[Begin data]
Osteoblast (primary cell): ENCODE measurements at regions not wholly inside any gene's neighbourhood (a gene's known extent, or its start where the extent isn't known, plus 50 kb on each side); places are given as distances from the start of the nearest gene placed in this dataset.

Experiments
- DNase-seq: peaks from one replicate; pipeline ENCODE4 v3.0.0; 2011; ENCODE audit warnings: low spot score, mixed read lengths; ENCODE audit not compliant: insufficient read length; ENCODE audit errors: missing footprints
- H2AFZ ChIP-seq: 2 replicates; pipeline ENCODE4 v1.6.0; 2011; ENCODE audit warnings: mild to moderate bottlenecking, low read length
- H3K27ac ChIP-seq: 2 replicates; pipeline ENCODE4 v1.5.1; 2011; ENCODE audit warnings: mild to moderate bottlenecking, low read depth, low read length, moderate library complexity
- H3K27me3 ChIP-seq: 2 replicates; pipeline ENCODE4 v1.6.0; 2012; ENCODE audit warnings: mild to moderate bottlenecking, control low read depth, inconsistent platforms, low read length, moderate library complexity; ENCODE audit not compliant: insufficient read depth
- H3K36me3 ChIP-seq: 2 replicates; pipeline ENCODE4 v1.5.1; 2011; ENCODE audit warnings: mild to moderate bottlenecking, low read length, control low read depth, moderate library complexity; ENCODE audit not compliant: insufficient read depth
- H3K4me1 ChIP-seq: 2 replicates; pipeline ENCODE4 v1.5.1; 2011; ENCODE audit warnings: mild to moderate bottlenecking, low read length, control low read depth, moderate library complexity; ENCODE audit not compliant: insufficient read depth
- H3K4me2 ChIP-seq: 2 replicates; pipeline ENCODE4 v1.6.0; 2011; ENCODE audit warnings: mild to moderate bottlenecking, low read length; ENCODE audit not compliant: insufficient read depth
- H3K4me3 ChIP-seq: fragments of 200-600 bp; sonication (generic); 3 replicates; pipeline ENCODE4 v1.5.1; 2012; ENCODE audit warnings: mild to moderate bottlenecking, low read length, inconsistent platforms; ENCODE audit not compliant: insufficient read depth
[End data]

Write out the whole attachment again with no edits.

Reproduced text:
Osteoblast (primary cell): ENCODE measurements at regions not wholly inside any gene's neighbourhood (a gene's known extent, or its start where the extent isn't known, plus 50 kb on each side); places are given as distances from the start of the nearest gene placed in this dataset.

Experiments
- DNase-seq: peaks from one replicate; pipeline ENCODE4 v3.0.0; 2011; ENCODE audit warnings: low spot score, mixed read lengths; ENCODE audit not compliant: insufficient read length; ENCODE audit errors: missing footprints
- H2AFZ ChIP-seq: 2 replicates; pipeline ENCODE4 v1.6.0; 2011; ENCODE audit warnings: mild to moderate bottlenecking, low read length
- H3K27ac ChIP-seq: 2 replicates; pipeline ENCODE4 v1.5.1; 2011; ENCODE audit warnings: mild to moderate bottlenecking, low read depth, low read length, moderate library complexity
- H3K27me3 ChIP-seq: 2 replicates; pipeline ENCODE4 v1.6.0; 2012; ENCODE audit warnings: mild to moderate bottlenecking, control low read depth, inconsistent platforms, low read length, moderate library complexity; ENCODE audit not compliant: insufficient read depth
- H3K36me3 ChIP-seq: 2 replicates; pipeline ENCODE4 v1.5.1; 2011; ENCODE audit warnings: mild to moderate bottlenecking, low read length, control low read depth, moderate library complexity; ENCODE audit not compliant: insufficient read depth
- H3K4me1 ChIP-seq: 2 replicates; pipeline ENCODE4 v1.5.1; 2011; ENCODE audit warnings: mild to moderate bottlenecking, low read length, control low read depth, moderate library complexity; ENCODE audit not compliant: insufficient read depth
- H3K4me2 ChIP-seq: 2 replicates; pipeline ENCODE4 v1.6.0; 2011; ENCODE audit warnings: mild to moderate bottlenecking, low read length; ENCODE audit not compliant: insufficient read depth
- H3K4me3 ChIP-seq: fragments of 200-600 bp; sonication (generic); 3 replicates; pipeline ENCODE4 v1.5.1; 2012; ENCODE audit warnings: mild to moderate bottlenecking, low read length, inconsistent platforms; ENCODE audit not compliant: insufficient read depth